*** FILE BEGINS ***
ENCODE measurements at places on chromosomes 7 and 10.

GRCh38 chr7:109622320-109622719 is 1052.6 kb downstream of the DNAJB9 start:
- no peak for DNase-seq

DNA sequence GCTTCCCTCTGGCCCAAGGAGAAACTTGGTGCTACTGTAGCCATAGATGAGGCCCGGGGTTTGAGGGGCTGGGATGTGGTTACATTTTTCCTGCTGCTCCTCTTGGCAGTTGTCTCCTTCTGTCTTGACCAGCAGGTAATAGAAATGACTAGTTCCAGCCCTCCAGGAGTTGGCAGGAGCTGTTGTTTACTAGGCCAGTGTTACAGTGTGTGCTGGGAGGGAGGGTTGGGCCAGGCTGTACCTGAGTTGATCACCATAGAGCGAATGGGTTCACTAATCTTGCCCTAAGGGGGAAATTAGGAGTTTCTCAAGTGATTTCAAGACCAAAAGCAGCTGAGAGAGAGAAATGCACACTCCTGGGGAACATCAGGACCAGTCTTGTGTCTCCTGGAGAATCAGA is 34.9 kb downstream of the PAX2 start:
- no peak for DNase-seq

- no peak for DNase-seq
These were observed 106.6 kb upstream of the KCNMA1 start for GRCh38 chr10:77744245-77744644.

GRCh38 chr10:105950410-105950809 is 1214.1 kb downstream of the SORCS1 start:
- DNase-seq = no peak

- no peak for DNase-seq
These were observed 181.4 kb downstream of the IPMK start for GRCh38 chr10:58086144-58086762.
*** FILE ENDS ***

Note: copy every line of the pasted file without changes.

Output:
ENCODE measurements at places on chromosomes 7 and 10.

GRCh38 chr7:109622320-109622719 is 1052.6 kb downstream of the DNAJB9 start:
- no peak for DNase-seq

DNA sequence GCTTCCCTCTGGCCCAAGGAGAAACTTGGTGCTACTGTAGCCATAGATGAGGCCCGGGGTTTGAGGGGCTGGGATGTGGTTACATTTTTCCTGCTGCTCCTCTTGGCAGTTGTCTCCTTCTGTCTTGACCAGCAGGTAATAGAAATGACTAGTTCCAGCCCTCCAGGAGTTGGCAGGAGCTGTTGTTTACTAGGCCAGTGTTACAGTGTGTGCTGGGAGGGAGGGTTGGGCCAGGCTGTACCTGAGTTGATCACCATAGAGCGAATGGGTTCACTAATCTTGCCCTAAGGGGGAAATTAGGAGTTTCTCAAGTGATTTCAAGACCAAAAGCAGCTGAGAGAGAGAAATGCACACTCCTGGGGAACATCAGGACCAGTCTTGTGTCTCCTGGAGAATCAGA is 34.9 kb downstream of the PAX2 start:
- no peak for DNase-seq

- no peak for DNase-seq
These were observed 106.6 kb upstream of the KCNMA1 start for GRCh38 chr10:77744245-77744644.

GRCh38 chr10:105950410-105950809 is 1214.1 kb downstream of the SORCS1 start:
- DNase-seq = no peak

- no peak for DNase-seq
These were observed 181.4 kb downstream of the IPMK start for GRCh38 chr10:58086144-58086762.